I love tabletop gaming. It is something I have done throughout most of my life, starting with the most traditional of games, chess, and moving on to other classics such as Scrabble, Monopoly, Life, Connect Four, and, the game I played for hours on end at the public library with my best friend, Trouble. As I got older, I was introduced to other games that were more complex or I learned about games that I simply had never played before, such as Yahtzee, Farkle, Trivial Pursuit, and Balderdash. I jumped on the bandwagon when SceneIt came onto the, well, scene, and still own a few versions of this delightful game that incorporates video clips.
Around the time I got married, I was introduced to a card game called Killer Bunnies that started me on my ongoing passion for tabletop gaming. Along with this game (which is not nearly as violent as the name indicates), I learned about European games such as Ticket to Ride, Settlers of Catan, Dominion, and 7 Wonders. My wife and I decided to build up our game collection and have had several regular game nights with different friends and family. (Our current collection includes over 100 unique games.)
I love finding ways to share my passions with my students, which is why I spent time over the summer considering how I could incorporate tabletop gaming into my classroom. I already had some games that students could use during indoor recesses and our weekly Read, Write, Think! time (about half an hour for preferred activities that let students improve cooperation skills, strategic thinking, and problem solving strategies), and I realised this would be the perfect venue. I created a Donors Choose project that was fully funded by awesome generous donors and then I just had to wait for the games to arrive.
After they arrived, I promised the students that we would use them today during Read, Write, Think! Before letting them play the games, though, I knew I had to establish the expectations. First I did a “game talk” in which I described the basic function of the game and the rules, then I talked about the need to be careful with the cards and pieces. Later we watched some video clips that showed how to play several of the games. I also emphasised that these are games to be played in groups of at least four.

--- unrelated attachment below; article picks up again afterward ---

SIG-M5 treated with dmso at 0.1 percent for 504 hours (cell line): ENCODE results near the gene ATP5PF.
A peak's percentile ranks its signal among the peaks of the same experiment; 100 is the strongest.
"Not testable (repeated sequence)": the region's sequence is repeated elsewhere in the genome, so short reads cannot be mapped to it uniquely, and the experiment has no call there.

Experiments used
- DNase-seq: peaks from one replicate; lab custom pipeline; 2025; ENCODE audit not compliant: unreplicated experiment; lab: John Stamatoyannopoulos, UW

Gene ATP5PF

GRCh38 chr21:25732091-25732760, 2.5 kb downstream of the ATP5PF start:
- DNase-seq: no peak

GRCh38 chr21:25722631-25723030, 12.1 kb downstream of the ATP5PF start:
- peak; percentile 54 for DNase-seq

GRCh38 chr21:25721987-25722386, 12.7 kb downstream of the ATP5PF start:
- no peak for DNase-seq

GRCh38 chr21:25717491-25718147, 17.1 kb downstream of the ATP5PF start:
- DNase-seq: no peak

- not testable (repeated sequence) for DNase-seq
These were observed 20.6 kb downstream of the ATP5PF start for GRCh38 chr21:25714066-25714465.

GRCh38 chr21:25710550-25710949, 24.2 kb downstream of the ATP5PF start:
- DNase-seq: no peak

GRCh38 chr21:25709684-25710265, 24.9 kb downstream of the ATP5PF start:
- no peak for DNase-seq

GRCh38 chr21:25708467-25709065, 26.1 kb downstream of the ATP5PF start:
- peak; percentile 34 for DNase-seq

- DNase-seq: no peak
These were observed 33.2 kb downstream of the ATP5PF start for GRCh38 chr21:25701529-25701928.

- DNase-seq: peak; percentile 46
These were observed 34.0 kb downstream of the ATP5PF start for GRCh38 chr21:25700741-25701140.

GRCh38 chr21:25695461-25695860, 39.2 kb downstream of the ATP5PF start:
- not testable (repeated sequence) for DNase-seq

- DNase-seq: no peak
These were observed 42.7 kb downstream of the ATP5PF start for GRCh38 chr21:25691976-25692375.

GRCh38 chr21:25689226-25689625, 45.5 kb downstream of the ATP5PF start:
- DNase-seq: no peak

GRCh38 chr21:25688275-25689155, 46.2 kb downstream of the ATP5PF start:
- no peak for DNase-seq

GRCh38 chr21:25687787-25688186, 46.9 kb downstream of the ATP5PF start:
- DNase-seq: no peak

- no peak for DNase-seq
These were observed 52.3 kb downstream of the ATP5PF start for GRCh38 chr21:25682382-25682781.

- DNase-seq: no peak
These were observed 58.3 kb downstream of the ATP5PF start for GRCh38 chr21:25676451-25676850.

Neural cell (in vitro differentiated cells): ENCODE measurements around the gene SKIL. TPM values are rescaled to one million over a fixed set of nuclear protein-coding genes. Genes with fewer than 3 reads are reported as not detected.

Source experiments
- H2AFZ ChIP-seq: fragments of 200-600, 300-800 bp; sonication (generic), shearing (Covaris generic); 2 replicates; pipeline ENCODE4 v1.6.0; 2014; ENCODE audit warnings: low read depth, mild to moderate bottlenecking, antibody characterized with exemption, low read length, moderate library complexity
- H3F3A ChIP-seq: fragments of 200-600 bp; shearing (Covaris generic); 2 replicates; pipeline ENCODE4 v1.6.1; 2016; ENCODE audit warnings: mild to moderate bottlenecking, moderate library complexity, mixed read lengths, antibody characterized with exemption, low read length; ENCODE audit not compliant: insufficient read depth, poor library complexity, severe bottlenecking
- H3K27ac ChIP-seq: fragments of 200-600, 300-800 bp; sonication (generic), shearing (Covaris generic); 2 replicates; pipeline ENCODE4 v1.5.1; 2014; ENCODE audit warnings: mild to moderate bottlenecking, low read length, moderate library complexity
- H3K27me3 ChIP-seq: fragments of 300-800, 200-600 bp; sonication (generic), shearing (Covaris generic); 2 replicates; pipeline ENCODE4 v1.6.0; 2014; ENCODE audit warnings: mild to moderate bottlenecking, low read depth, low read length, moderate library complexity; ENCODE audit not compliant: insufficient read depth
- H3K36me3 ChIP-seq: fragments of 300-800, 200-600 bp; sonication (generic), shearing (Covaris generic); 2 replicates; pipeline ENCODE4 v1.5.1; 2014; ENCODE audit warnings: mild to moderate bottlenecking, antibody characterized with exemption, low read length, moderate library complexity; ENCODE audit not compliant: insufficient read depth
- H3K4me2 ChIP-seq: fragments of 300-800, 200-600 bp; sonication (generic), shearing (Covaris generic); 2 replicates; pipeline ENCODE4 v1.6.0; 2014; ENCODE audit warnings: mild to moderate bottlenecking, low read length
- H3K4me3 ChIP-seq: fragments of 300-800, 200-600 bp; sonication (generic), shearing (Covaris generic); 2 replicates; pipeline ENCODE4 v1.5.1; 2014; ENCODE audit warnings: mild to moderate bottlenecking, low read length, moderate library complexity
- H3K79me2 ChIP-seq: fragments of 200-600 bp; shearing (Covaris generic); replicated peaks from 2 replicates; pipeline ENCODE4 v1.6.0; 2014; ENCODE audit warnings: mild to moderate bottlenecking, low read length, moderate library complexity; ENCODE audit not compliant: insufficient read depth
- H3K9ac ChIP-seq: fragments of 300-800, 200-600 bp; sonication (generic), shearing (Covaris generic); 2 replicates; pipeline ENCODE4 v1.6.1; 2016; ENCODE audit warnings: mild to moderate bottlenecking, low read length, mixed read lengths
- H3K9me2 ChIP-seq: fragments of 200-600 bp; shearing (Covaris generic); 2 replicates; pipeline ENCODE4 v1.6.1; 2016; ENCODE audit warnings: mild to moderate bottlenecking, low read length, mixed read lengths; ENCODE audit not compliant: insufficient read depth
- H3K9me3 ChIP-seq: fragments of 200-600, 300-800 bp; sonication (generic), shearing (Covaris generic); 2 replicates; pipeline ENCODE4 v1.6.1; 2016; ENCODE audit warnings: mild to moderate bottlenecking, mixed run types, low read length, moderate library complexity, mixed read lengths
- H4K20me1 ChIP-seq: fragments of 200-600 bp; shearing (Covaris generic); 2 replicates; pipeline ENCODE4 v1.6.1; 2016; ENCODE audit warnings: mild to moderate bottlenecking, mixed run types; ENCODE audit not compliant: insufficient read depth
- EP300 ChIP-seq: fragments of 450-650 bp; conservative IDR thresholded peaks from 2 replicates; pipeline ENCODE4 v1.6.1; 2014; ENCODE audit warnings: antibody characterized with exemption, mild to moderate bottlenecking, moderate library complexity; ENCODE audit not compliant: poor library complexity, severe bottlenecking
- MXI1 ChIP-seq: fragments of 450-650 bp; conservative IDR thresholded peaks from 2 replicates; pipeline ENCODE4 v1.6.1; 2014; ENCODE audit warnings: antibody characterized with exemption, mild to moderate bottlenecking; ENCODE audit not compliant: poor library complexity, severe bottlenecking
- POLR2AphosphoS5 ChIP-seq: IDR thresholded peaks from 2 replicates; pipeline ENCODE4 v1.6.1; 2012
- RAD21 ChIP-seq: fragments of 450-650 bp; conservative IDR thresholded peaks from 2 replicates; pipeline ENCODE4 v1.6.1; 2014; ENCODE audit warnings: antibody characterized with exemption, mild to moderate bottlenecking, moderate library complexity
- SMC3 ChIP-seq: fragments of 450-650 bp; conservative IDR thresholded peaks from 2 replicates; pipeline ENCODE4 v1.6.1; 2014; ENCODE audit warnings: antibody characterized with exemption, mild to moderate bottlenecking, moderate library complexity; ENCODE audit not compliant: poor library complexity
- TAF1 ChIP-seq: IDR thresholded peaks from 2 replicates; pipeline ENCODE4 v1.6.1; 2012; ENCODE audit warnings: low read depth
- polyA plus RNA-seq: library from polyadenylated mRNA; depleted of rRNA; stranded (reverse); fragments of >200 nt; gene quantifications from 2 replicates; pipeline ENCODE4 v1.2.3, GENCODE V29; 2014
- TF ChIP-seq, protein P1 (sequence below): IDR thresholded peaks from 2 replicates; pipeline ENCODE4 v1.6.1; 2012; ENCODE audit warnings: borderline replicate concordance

I gave the students half an hour to play today. It was awesome! They were reading the instruction booklets, helping each other set up, encouraging one another, showing good sportsmanship, and demonstrating responsibility by cleaning up and putting them all away. I was able to play one of the games with a group of boys who picked one of the more complex games. My goal is to play a different game with a different group each week. My hope is that bringing tabletop gaming into the classroom will help students unplug and connect with one another. (I am also hoping that some of them will share the games with their families at home as a new way to strengthen family relationships.)
There is so much that can be learned through playing; I am so grateful to my friends who introduced me to tabletop gaming and to my other friends and family members who have encouraged this newfound passion. And, of course, I am hugely grateful to those donors who helped purchase these new games for my students!
You can find my classroom collection here. What games would you suggest we add to our classroom library of tabletop games?
Special shout-out to two companies that have produced most of the new games I got: Gamewright and Blue Orange Games. If you are looking to start a game collection that is kid- and family-friendly, I definitely recommend them.
NOTE: Neither company was told in advance about this post, nor was I asked to promote their games.